Such is the structure of the Nigerian election system—a pugilistic poll experience, indirectly umpired by the ruling party. This explains the confidence and optimism behind Uba’s candidacy. Here is a current senator who parades a questionable past, lacks the passion and capacity to lead, and, worse, demonstrates that he is intellectually bankrupt about core matters of political governance. But he has an edge. He represents the APC, the national ruling party with a history of overturning elections. He might be aiming beyond the poll outcomes and be hoping to secure his victory from the courts.
Soludo, on the other hand, has a good work record and parades a catalog of managerial competencies that are more than enough for this position. He has been vigorously supported by both the incumbent Governor and the local party, the APGA. But there may be concerns with his do-or-die connection with the incumbent. APGA has an ugly history of fathering election candidates with implausible quid-pro-quo conditions. For instance, Governor Obiano, who fathers Soludo, was once fathered by his predecessor, Peter Obi. This automatic handpicking of candidates leaves voters with little or no choice when electing leaders who can work effectively for them. Soludo remains confident and believes that the majority of voters are on his side.
The final candidate, Ozigbo—the least popular and most controversial of the three—is gravely sandwiched in-between two opportunists: Uba, a candidate planted by the party that controls central government, and Soludo, another spoon-fed candidate planted by the party that controls the government of the state. For Ozigbo to win would be a miracle.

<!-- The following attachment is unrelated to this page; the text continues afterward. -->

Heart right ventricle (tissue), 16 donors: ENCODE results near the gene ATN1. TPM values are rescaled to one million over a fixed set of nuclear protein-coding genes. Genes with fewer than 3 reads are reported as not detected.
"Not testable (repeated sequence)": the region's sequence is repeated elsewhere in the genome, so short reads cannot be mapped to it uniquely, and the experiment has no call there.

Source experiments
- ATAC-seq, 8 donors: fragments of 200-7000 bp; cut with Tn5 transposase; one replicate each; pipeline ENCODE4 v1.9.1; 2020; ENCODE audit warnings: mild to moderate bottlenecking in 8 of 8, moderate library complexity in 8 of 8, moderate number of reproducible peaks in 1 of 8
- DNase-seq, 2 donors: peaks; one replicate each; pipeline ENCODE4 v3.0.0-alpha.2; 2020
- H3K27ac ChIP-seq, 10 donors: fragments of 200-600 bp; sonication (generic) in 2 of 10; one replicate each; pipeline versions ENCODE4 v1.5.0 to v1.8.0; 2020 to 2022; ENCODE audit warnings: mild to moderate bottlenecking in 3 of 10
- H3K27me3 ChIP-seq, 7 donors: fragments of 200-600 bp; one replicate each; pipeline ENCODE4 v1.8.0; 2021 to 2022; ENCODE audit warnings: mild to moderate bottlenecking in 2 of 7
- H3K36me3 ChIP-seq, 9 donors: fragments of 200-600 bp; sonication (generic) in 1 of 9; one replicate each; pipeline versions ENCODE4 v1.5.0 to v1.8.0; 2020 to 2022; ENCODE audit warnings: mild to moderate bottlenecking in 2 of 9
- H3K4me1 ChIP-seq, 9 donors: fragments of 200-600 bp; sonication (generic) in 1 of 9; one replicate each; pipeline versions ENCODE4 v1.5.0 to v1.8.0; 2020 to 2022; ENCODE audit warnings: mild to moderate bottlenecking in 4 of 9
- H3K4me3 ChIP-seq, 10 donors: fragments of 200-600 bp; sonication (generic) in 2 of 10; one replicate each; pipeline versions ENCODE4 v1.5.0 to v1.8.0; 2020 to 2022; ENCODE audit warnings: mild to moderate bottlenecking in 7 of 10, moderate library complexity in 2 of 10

In politics, a candidate’s job qualifications might not be enough in themselves. His character, party affiliation, and ideology must also be relevant to the people’s interests.
Democracy can be draconian when it comes to the electoral process. In politics, a candidate’s job qualifications might not be enough in themselves. His character, party affiliation, and ideology must also be relevant to the people’s interests. So how do the trio: Uba, Soludo, and Ozigbo fare with the aforementioned perceptions?
What are their characters and individual standards? How would the influence each of them exerts on their party help Anambra State to attain superior social and economic possibilities? What are their party ideologies? In an Anambra that is currently battling with violence and security uncertainties, which party has the propensity to negotiate peace in the region? With thousands of radicalized youths roaming the streets and violently demanding to break away from the Nigerian Union, which candidate and party is ready to fill the leadership-performance vacuum that has resulted in these youths becoming vulnerable to unscrupulous activists in the first place?
These are fundamental questions that Anambra voters may need to reconcile before making their voting decisions. In other words, come Saturday, voters must leave their emotions at home and take their reasoning to the polls to make decisions that will impact their lives, community, and prospects.